"If Women Ruled the World" is a two-hour PBS documentary special featuring an historic dinner party that took place June 23, 1999 in Washington, D.C.'s landmark Senate Caucus Room on Capitol Hill. The dinner was hosted by Canada's first and only female prime minister, the Honourable Kim Campbell, and the 19 guests were celebrated women from diverse cultural, ethnic, generational, and professional backgrounds. They were coming together to share their experiences and observations as trailblazers in male dominated fields and to explore the prospects for full gender equity.
The aim of the program is to convey how historic and unprecedented women's rise into positions of public power has been, how women's empowerment is transforming both our work and family lives, and why genuine gender equity is proving so elusive.
The consensus of the dinner participants is that women are beginning to assert a distinctive approach and make a real difference as they expand their presence in the professions. This distinctive approach is generally defined as being more social, civil, collaborative, and inclusive, and it's consistent with rising educational standards and the evolution of democracy and globalization toward greater pluralism, decentralization, transparency, and accountability. The factors influencing this approach include women's traditional role in the family as the civilizers and unifiers and their experience as outsiders in the public world.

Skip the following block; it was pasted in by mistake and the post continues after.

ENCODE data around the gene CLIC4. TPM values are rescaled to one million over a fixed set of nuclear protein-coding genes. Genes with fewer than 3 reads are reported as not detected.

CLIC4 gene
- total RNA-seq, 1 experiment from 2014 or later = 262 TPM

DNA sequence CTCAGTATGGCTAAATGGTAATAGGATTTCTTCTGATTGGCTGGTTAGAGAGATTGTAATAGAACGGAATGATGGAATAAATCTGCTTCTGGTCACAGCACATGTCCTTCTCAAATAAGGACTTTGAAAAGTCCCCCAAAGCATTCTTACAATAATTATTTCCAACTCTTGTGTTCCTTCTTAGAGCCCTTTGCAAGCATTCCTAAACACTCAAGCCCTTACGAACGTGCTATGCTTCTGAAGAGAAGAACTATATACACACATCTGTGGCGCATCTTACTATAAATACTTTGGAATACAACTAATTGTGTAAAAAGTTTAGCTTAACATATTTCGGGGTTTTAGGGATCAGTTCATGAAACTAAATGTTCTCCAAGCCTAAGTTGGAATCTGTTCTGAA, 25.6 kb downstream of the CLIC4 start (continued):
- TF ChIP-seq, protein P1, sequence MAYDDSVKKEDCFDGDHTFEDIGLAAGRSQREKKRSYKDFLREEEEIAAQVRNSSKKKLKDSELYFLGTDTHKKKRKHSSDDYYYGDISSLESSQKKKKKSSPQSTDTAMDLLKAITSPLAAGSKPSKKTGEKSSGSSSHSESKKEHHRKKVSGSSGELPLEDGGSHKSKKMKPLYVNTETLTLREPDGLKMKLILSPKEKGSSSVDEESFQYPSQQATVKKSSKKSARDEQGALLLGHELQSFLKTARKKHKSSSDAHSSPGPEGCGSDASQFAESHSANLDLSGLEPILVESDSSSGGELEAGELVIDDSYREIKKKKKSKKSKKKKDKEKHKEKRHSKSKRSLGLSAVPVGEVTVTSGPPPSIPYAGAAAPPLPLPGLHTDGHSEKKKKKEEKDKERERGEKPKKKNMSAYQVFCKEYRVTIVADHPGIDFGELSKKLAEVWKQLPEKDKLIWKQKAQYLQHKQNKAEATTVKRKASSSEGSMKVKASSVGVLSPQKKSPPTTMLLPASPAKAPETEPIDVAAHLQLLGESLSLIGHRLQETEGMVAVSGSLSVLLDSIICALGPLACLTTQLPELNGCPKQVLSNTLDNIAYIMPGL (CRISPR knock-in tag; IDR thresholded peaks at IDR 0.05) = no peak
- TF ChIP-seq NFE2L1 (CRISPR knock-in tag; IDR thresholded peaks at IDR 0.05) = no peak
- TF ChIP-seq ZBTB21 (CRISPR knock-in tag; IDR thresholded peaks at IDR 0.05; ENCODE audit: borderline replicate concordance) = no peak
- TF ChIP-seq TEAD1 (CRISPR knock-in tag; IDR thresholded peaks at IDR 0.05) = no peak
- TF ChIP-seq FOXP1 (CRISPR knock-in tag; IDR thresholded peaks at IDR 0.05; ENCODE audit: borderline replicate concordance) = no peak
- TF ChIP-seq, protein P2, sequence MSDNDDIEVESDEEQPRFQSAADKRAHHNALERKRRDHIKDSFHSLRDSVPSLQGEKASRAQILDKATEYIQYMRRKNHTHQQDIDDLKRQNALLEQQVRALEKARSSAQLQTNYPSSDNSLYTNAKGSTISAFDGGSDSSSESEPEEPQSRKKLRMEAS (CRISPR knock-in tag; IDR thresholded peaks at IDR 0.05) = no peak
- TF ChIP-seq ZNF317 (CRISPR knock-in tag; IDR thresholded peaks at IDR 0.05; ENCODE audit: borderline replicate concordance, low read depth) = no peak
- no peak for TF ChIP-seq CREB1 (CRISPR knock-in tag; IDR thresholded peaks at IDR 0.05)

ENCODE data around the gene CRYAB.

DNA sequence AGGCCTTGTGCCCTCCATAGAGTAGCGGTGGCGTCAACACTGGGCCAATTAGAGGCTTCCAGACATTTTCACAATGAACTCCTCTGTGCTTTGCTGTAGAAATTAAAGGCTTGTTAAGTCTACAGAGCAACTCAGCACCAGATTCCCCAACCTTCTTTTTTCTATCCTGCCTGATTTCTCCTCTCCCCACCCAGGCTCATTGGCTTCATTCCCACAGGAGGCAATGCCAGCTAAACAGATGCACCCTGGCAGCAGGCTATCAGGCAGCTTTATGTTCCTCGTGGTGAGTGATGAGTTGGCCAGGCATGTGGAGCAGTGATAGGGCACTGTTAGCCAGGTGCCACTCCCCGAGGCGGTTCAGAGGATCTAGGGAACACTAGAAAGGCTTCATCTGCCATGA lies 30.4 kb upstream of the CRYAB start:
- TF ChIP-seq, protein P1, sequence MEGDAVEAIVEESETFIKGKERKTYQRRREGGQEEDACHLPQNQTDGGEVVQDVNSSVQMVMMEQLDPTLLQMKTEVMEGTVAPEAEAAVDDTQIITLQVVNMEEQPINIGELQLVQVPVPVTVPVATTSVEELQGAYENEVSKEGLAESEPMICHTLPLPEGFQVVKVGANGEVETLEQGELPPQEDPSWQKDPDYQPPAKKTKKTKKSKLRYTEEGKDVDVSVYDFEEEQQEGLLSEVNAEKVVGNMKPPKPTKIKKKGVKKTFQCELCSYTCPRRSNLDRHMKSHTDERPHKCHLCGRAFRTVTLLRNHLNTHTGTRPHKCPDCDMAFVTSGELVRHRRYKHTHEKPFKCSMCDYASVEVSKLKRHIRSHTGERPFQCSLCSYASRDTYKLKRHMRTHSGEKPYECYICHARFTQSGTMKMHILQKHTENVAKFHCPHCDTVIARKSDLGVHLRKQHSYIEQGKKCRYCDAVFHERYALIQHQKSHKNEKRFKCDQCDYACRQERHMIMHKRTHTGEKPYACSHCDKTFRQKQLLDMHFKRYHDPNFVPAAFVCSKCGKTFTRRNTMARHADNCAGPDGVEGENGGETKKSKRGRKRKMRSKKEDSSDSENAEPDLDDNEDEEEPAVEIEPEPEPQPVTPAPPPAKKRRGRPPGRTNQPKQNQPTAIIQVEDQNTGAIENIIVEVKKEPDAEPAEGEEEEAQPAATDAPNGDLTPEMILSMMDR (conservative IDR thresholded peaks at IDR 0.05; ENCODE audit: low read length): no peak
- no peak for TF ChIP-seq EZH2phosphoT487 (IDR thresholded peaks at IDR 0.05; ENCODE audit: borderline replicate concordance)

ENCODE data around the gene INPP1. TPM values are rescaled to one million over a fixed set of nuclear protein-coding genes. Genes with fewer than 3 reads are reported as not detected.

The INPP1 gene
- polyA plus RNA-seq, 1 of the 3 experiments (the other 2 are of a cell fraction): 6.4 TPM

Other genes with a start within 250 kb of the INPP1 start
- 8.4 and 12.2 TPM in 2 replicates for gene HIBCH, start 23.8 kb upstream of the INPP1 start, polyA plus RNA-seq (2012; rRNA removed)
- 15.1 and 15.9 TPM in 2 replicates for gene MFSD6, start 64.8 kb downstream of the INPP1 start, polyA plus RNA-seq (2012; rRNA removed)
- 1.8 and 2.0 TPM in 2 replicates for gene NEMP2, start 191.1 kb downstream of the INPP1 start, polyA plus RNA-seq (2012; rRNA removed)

WHY A DINNER PARTY?
If Women Ruled the World" was partly inspired by Washington, D.C. dinner parties and the role that dinner parties have traditionally played as vehicles for bringing people together from diverse backgrounds. The very diversity of "If Women Ruled the World" and the prominent role that women have played as hostesses/facilitators and arbiters of civilized dinner manners become a metaphor in the program for how women's empowerment is changing the world.
WHY AN ALL-WOMEN'S DINNER PARTY?
In most of Western history starting with ancient Greece, social dinners tended to be all-male affairs, and they tended to be an extension of professional life. So the very fact that you can have a dinner party consisting only of women whose decisions have wide-ranging social, political, and economic repercussions represents a stark historic turnaround, one that dramatizes the seismic change that is taking place in gender roles and relations.
At this critical crossroads in women's history, if women are to finally achieve real power as a group for the first time in recorded history then it is necessary to come together and clarify the lessons of the past.